There is a ring binder on the table that contains twenty-five detailed memorandums. The board of the Holocaust Foundation for Individual Insurance Claims Sjoa (SIVS) is meeting today to take a decision about these twenty-five memorandums. “Each memorandum represents a claim and tells the sad history of a Jewish family”, Numann explains.
He randomly picks up a memorandum as an example. The first page shows who the policyholder is. The list of names hurts. “These are hurtful stories and, unfortunately, many memorandums are alike”, Numann says. “Actually, each memorandum contains a small family history that is difficult to comprehend and that is confronting each time.” He points. “As is often the case, this memorandum contains the story of a whole family, including a four-month old baby, that was murdered in Auschwitz. There is so much tragedy behind it, that you must try to detach yourself from this as well as you possibly can.”
The board (which consists of Ernst Numann, secretary Tineke Splinter-van Kan and treasurer Hans van Veggel) meets five or six times per year and judges twenty to twenty-five memorandums per meeting. “We try to read and judge these memorandums with as much detachment as possible”, Numann emphasizes.
He has been involved with the Foundation right from the start, first as board member on behalf of the Central Jewish Board and then as chairman since 2006. He says he did not have to reflect for a long time when he was asked to become chairman. “I have accepted the chair because it is important that justice is done. The tragedy cannot be expressed in money. And let’s be fair. 8.5 million in 20 years is a not spectacularly large amount, but from the viewpoint of justice it is extremely valuable. In our daily practice, we notice that it is not always important if a payment is or is not made. The information is so welcome. For the heirs, it can also be quite satisfactory to know that the policy of grandpa and grandma was paid in 1954.”
As chairman, Numann leads the meeting, he is the contact person and ultimately responsible for SIVS. “In the first board meeting, twenty years ago, we decided that the general management and the bureau of SIVS would be responsible for the benefit payments. We as the board would only deal with rejections (nothing found, policy paid out in the past, applicant is no rightholder), but in practice it soon turned out that we took all the decisions in the board.”
The Scholten committee already concluded in its report that the vast majority of the robbed Jewish insurance assets had ultimately been restored and Numann confirms this now. “It is correct. Though we paid substantial amounts of over 100,000 euros, it is especially the immaterial significance of our work that is important. Justice is done after all.”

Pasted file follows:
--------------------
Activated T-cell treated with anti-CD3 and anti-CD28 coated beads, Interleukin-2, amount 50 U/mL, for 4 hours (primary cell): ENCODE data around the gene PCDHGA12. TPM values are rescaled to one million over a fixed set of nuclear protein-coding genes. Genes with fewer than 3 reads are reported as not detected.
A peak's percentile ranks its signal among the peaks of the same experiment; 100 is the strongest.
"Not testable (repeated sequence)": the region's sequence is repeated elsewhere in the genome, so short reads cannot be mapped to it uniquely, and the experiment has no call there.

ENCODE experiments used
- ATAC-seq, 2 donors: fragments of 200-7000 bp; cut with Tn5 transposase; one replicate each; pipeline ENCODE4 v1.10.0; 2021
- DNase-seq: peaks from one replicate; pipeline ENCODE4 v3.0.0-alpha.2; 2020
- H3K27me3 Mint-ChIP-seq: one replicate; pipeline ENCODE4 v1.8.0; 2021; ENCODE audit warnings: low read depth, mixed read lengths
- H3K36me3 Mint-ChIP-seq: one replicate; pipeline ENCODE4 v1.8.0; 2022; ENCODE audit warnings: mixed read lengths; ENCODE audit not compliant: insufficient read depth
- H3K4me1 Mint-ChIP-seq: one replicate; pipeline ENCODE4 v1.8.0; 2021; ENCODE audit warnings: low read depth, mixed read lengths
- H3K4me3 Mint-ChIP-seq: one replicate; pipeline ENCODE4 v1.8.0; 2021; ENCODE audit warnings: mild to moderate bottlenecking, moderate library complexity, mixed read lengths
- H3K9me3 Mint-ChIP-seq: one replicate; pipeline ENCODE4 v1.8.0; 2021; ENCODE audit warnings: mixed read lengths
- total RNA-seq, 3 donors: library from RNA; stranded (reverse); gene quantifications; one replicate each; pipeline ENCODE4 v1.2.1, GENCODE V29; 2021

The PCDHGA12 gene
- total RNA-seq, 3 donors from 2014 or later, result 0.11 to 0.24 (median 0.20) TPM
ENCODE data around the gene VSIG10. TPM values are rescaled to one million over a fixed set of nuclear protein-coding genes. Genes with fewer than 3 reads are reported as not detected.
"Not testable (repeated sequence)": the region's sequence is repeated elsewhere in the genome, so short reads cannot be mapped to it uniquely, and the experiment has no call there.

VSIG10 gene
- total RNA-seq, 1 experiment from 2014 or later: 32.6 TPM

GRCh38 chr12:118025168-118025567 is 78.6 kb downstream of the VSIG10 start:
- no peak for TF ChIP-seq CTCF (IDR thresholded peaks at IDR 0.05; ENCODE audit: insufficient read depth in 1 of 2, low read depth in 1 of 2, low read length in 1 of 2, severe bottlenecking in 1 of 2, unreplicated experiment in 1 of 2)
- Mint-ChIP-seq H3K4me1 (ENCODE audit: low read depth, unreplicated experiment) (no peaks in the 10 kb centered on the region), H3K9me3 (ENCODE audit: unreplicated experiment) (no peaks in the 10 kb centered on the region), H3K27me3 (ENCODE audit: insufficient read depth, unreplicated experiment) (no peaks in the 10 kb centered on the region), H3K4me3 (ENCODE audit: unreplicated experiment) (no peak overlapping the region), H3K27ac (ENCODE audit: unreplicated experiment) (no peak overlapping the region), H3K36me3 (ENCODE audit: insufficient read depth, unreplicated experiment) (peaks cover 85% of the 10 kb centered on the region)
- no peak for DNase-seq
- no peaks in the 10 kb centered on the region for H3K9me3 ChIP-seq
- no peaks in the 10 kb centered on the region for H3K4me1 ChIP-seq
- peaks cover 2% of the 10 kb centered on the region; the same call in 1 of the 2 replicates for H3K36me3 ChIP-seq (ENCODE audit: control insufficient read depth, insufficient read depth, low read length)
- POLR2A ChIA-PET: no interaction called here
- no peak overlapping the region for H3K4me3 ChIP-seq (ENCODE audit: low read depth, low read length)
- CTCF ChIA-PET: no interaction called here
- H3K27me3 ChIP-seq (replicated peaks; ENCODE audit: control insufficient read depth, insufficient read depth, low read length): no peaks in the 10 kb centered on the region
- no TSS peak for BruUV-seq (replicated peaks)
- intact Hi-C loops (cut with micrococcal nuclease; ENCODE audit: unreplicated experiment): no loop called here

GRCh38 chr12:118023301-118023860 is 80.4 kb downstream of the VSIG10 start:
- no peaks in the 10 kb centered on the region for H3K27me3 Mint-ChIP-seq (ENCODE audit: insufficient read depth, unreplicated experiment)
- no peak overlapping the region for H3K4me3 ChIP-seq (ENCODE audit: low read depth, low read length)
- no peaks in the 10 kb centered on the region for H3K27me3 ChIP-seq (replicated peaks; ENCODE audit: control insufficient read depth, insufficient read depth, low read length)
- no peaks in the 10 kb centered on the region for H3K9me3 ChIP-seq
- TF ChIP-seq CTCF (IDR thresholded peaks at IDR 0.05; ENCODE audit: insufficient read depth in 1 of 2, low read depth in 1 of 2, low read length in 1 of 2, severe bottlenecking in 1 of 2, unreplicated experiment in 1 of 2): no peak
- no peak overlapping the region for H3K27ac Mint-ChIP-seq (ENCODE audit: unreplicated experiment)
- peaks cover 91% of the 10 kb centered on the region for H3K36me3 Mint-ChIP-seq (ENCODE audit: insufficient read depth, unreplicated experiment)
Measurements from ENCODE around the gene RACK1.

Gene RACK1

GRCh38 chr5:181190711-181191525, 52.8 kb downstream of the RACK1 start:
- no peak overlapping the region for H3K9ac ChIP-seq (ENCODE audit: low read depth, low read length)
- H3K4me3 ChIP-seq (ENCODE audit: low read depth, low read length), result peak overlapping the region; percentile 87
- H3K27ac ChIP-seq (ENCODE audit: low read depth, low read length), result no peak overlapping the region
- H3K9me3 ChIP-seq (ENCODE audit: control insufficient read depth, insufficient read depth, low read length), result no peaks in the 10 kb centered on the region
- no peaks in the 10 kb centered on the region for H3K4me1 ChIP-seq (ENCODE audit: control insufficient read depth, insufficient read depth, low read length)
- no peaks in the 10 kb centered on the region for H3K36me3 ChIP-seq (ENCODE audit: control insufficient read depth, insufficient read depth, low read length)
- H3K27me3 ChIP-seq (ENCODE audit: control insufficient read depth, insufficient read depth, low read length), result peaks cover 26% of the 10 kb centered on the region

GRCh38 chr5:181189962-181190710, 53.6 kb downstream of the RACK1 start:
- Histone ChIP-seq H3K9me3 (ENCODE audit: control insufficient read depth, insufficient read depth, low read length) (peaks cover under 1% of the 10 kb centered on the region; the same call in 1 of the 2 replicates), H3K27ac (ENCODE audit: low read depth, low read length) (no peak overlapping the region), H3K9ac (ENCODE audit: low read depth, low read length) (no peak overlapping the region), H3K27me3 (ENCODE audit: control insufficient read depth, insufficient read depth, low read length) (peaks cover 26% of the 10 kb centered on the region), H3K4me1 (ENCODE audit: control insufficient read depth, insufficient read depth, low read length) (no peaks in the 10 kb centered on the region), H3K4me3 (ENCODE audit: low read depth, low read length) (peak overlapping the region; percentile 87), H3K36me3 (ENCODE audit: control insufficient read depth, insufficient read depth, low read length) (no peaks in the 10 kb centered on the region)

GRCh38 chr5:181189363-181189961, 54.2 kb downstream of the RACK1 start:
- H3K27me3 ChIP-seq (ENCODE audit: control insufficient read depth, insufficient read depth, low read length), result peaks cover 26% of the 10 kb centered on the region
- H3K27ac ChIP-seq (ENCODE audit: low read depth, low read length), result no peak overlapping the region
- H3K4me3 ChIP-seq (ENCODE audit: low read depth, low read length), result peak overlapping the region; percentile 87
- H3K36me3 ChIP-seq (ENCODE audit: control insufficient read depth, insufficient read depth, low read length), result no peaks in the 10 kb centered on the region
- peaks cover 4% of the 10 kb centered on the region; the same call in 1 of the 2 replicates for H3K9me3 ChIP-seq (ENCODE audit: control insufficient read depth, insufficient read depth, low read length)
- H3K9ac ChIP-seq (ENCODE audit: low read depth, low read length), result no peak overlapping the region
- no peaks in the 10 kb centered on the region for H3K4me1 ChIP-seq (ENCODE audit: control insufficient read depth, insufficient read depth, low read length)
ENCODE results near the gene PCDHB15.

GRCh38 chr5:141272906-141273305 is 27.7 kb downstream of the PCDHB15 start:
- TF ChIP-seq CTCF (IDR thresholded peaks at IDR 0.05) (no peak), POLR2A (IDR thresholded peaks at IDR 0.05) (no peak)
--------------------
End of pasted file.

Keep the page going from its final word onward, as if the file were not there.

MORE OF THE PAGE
Three types of claims
The applications that are submitted to the foundation can be divided into three categories. Firstly, applications that relate to a list of names that has been published on the internet since 2004. “These are relatively simple applications, which just have to be checked.”
The second category is already somewhat more difficult and consists of applications which contain some data, for instance, about a policy and/or insurer. Numann: “Someone may, for instance, still have a receipt for premium payment and believes to be almost certain that grandpa and/or grandma had concluded a policy with a certain insurance company.”
Finally, the third category relates to general requests for which there is no information available. “These last-mentioned applications require such an extensive search that we have decided that we will no longer process these applications after more than twenty years”, Numann says. “Practice has proved that these applications hardly ever result in a benefit payment, because, for instance, a payment was already made in the past or because simply no information can be found with any insurance company.”
Numann uses the words a few times: justice must be done. That is why he wants to illustrate one example from the 20-year history. “We always said that we did not wish to repeat the legal redress. That is even explicitly laid down in our articles of association. But, at a given moment there appeared to be one category that was very distressing.”
The vast majority of the robbed policies was still settled as a result of the post-war legal redress, but this only occurred if there was a factual inability to pay the premium.
Numann: “The policy was not restored if someone had no money (anymore) to pay the premium for reasons of, what was then called, economic inability. Take, for instance, a doctor who was only allowed to have Jewish patients and saw his practice decimated as a result. Afterwards, he also had to experience that his Jewish patients gradually disappeared, so that he just had no more money to pay his premiums. The Council for Legal Redress decided after the war that such a policy did not have to be restored as the policyholder had ‘chosen’ not to use his (substantially reduced) financial resources for premium payment. We were not authorized to deal with this policy as the judge had already decided on it, but such stories were so unfair in our opinion, that we have made a special arrangement – in consultation with the Association of Insurers and the Central Jewish Board – that leads to a fixed payment. In our view, these people were also entitled to legal redress.”